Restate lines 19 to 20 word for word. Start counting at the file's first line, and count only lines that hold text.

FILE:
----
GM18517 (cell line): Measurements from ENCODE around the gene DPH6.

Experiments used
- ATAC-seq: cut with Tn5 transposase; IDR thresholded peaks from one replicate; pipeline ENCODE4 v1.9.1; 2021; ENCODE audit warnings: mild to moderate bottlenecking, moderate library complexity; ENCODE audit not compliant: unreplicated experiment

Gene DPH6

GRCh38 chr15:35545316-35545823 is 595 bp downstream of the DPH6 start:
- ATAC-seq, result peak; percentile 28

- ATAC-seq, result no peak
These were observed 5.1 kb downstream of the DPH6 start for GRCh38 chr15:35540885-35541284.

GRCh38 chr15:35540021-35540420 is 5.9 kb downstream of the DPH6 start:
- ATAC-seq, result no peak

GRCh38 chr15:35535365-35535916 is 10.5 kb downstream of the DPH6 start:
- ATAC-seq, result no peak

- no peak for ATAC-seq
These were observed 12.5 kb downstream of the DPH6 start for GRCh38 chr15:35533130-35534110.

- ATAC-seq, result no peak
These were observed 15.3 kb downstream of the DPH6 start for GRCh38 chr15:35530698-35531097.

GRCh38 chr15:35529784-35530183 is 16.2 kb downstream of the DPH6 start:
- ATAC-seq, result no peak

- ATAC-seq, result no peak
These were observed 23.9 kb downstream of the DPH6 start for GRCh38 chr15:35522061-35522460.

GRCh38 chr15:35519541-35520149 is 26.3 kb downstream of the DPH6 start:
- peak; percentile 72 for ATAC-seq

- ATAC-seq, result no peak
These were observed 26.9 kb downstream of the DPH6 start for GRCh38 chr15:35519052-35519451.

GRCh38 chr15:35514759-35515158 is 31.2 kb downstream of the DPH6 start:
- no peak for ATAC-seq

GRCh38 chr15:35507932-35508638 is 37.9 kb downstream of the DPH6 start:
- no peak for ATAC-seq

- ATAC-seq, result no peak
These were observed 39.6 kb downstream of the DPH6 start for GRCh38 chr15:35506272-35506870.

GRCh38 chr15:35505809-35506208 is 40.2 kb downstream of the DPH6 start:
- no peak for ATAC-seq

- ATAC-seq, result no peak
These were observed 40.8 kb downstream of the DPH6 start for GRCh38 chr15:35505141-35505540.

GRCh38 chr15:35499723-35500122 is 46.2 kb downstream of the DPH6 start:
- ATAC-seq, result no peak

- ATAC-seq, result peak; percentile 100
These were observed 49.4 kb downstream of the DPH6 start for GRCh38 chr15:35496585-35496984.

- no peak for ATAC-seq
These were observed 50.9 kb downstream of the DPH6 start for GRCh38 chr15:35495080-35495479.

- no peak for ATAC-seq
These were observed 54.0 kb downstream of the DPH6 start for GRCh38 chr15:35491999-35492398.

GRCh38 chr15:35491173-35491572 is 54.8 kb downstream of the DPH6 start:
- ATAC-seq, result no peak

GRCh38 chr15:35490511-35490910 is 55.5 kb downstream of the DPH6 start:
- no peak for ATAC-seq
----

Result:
- ATAC-seq, result no peak
These were observed 23.9 kb downstream of the DPH6 start for GRCh38 chr15:35522061-35522460.